Cosatu: Government must save poultry industry
The Congress of South African Trade Unions (COSATU) said the pending job losses in South Africa's poultry industry were unacceptable, adding that the government needed to intervene urgently.
The union federation said the matter was now of national importance, adding that the silence from the South African government had been deafening.
Central to the storm are the concessions that the South African government made to the United States, in an attempt to remain a part of the AGOA trade agreement between the United States and several African nations.
However, COSATU believes there will now be a greater cost, in a country that is already grappling severely with unemployment.
The sentiment is, although not in so many words, that 'you got us into this mess, now help us get out of it'.
"Now our industry is battling to keep its head above the water with the dumping of thousands of tonnes of heavily subsidised cheap chicken imports from the European Union and Brazil," said COSATU National Spokesperson Sizwe Pamla.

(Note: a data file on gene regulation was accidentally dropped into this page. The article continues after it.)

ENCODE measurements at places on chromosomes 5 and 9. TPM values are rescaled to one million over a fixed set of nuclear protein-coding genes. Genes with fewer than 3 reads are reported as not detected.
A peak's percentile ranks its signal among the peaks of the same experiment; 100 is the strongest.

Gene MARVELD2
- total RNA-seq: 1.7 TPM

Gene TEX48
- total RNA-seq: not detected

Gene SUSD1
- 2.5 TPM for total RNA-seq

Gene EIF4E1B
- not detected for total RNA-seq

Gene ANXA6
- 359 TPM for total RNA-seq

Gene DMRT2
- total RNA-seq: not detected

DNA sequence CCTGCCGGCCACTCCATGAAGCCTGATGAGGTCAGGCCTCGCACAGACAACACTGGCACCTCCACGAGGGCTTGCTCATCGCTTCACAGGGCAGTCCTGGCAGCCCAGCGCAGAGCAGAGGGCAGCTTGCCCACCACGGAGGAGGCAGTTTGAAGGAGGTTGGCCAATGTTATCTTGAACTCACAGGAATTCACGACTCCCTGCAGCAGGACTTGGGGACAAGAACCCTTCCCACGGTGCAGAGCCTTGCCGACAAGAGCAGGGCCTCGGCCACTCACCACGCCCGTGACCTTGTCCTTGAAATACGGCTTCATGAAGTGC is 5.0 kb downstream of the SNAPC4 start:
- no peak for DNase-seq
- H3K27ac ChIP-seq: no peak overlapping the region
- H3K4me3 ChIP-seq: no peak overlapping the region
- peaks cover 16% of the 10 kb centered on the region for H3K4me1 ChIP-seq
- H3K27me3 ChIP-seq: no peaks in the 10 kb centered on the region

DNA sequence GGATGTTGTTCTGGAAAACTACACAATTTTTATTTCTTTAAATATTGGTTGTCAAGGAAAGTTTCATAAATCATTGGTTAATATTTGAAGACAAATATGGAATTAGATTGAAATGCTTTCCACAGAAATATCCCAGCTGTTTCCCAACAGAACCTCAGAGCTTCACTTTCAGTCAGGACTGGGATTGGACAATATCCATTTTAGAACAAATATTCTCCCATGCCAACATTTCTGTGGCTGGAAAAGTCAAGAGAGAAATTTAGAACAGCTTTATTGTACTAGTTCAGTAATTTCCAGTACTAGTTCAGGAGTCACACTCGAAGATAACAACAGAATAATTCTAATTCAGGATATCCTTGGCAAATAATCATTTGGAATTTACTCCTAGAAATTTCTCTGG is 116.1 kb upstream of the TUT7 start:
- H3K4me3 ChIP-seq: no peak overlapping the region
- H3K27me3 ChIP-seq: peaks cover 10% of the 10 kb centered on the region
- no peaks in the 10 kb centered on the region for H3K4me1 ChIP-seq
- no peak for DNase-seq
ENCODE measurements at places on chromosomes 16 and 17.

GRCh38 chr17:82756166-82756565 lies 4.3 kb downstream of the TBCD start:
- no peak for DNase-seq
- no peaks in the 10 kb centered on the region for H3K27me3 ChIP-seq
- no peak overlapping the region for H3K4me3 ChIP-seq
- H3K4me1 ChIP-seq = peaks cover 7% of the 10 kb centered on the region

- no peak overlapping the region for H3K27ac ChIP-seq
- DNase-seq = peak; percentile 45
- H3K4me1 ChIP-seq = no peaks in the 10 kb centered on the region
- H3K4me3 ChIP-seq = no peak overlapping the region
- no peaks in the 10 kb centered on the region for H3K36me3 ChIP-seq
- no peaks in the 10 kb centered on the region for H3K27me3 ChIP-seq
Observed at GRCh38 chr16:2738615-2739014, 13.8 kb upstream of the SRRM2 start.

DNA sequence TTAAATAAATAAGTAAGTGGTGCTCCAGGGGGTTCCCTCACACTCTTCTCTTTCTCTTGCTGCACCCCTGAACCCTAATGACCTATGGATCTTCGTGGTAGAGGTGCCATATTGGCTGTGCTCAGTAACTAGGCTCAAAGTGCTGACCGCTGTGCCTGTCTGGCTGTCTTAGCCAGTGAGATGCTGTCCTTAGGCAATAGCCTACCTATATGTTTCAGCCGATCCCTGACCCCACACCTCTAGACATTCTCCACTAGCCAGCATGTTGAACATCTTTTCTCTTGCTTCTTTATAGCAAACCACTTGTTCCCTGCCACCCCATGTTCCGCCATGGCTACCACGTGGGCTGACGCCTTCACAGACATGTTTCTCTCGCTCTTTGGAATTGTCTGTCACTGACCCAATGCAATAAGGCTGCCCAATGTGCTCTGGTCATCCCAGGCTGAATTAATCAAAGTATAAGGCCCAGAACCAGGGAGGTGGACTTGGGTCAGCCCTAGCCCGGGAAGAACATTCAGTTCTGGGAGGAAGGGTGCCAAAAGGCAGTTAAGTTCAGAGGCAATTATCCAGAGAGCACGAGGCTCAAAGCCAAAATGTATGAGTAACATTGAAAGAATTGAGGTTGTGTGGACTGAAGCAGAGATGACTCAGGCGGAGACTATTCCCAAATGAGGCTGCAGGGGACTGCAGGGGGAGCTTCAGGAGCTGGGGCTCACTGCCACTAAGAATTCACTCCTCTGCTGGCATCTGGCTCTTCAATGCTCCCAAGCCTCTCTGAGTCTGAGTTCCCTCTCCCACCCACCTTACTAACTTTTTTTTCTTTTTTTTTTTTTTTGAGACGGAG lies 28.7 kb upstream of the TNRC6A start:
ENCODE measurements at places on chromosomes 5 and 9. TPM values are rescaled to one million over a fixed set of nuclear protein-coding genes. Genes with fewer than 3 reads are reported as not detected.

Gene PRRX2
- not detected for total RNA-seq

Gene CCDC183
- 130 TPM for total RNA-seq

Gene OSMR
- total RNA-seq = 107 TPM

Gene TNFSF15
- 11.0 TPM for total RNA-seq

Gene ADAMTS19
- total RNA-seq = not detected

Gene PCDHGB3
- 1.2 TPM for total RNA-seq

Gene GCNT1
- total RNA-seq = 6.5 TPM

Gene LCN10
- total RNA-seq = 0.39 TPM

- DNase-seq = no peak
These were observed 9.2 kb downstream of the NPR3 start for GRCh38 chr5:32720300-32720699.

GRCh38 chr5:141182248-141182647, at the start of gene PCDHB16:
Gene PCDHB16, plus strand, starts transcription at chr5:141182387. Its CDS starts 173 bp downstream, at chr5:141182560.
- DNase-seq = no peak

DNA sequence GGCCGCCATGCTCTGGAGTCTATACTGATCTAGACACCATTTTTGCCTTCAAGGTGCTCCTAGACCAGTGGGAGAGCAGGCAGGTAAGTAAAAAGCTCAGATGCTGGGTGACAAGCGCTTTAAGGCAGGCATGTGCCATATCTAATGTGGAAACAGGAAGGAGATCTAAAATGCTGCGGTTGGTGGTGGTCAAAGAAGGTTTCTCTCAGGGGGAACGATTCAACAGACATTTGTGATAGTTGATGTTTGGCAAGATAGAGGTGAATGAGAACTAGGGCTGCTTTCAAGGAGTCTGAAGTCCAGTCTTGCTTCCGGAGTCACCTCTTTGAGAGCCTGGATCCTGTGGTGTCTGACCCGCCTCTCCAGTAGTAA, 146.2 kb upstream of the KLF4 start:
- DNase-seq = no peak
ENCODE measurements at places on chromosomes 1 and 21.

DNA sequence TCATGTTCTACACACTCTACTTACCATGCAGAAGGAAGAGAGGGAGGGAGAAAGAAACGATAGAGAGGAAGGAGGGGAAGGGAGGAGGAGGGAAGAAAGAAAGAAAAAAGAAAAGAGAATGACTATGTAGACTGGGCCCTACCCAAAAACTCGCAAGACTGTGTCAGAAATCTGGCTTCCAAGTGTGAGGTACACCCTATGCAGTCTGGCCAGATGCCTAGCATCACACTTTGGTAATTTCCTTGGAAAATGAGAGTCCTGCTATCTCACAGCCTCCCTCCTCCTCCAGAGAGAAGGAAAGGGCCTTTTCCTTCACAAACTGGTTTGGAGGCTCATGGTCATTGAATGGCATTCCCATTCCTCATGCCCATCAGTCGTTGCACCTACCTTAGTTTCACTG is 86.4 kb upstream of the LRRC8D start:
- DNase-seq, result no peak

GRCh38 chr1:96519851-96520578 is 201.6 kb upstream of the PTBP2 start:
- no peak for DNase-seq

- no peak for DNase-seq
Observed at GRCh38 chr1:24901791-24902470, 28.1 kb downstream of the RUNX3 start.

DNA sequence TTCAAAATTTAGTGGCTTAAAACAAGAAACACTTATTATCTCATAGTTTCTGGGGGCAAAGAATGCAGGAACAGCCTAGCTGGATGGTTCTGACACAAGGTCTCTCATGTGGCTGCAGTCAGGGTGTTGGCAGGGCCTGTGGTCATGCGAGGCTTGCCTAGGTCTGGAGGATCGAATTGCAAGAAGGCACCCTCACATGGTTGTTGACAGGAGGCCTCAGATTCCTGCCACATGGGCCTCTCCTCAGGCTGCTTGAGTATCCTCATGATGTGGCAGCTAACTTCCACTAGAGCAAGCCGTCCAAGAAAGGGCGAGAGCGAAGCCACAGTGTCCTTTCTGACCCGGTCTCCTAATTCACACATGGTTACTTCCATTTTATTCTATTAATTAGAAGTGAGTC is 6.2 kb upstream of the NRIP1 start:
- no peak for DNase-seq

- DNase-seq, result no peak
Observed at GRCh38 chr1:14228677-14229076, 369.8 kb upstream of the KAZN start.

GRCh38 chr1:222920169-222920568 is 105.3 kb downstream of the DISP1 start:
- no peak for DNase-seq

COSATU cites reports by companies like Rainbow Chicken in KwaZulu-Natal, which looks like it will be forced to retrench 1350 farm workers and close four of its farms. However the union federation believes that will merely be the beginning.
"The latest reports have indicated a total of 50 000 food and farm jobs could be lost and that this could be at the levels of jobs lost ,when government allowed cheap Chinese imports to collapse our textile industry in the 1990s," added Pamla.
Pamla said it was not the motives of the South African government that needed to be called into question, but rather the level of incompetence.
"Government needs to wake up and provide the necessary leadership to save this industry. We cannot afford for government to continue sleeping on the job. It needs to come with a clear programme and plan to save and protect our fragile and strategic poultry industry," added Pamla.
"It's deeply troubling that to date government has been silent on this crisis. Government and political leadership should spend less time worrying about partisan conferences and focus more time on protecting and creating jobs. Our leaders should remember that workers are watching and will remind them of their inaction during the next vote harvesting season."
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